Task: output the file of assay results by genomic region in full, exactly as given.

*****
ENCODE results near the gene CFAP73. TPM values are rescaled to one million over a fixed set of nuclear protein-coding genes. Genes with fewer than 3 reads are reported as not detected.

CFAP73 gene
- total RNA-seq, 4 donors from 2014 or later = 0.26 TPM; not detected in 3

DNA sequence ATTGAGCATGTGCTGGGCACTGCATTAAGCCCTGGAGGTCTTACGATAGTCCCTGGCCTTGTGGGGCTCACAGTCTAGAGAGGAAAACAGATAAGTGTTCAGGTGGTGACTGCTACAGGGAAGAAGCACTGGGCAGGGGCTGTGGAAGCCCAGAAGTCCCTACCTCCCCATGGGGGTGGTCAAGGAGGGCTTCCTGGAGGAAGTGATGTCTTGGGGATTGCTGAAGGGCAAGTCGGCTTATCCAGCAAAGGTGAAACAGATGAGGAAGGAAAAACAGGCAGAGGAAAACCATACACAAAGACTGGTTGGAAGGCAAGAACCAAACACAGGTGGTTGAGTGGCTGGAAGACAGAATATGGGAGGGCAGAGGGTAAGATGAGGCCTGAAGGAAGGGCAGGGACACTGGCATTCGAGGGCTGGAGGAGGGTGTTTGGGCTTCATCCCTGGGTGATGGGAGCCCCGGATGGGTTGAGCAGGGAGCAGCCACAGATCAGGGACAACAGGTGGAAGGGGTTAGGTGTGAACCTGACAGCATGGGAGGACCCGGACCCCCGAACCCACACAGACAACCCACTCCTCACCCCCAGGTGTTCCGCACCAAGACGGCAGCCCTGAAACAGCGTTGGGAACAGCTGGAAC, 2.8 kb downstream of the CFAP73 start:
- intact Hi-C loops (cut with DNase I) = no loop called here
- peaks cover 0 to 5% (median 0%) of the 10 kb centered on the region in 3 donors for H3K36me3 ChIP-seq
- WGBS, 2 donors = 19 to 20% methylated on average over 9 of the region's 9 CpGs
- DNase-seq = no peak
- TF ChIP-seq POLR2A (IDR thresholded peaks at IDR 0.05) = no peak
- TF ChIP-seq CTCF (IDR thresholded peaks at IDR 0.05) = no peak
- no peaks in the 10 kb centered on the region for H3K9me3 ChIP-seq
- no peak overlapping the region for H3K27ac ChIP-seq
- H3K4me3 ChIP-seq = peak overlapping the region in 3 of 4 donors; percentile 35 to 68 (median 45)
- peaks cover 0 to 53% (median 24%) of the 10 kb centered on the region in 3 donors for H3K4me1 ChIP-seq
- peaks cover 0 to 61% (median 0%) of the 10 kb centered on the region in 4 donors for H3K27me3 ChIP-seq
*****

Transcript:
ENCODE results near the gene CFAP73. TPM values are rescaled to one million over a fixed set of nuclear protein-coding genes. Genes with fewer than 3 reads are reported as not detected.

CFAP73 gene
- total RNA-seq, 4 donors from 2014 or later = 0.26 TPM; not detected in 3

DNA sequence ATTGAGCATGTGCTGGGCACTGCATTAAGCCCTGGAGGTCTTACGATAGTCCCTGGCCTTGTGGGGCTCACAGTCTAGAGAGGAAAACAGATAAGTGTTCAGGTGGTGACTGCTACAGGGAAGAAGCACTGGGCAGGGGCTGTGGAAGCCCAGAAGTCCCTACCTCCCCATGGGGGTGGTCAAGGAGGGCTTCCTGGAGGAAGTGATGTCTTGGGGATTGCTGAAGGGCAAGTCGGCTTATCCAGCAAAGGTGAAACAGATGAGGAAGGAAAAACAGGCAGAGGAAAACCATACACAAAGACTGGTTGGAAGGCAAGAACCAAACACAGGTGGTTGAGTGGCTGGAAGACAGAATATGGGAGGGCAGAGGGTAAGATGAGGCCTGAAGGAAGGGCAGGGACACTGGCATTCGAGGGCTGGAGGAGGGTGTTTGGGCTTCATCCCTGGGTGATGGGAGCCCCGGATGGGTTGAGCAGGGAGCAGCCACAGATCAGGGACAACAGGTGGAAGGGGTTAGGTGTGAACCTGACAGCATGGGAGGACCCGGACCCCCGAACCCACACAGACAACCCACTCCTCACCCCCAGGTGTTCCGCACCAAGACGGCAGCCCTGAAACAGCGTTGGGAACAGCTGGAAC, 2.8 kb downstream of the CFAP73 start:
- intact Hi-C loops (cut with DNase I) = no loop called here
- peaks cover 0 to 5% (median 0%) of the 10 kb centered on the region in 3 donors for H3K36me3 ChIP-seq
- WGBS, 2 donors = 19 to 20% methylated on average over 9 of the region's 9 CpGs
- DNase-seq = no peak
- TF ChIP-seq POLR2A (IDR thresholded peaks at IDR 0.05) = no peak
- TF ChIP-seq CTCF (IDR thresholded peaks at IDR 0.05) = no peak
- no peaks in the 10 kb centered on the region for H3K9me3 ChIP-seq
- no peak overlapping the region for H3K27ac ChIP-seq
- H3K4me3 ChIP-seq = peak overlapping the region in 3 of 4 donors; percentile 35 to 68 (median 45)
- peaks cover 0 to 53% (median 24%) of the 10 kb centered on the region in 3 donors for H3K4me1 ChIP-seq
- peaks cover 0 to 61% (median 0%) of the 10 kb centered on the region in 4 donors for H3K27me3 ChIP-seq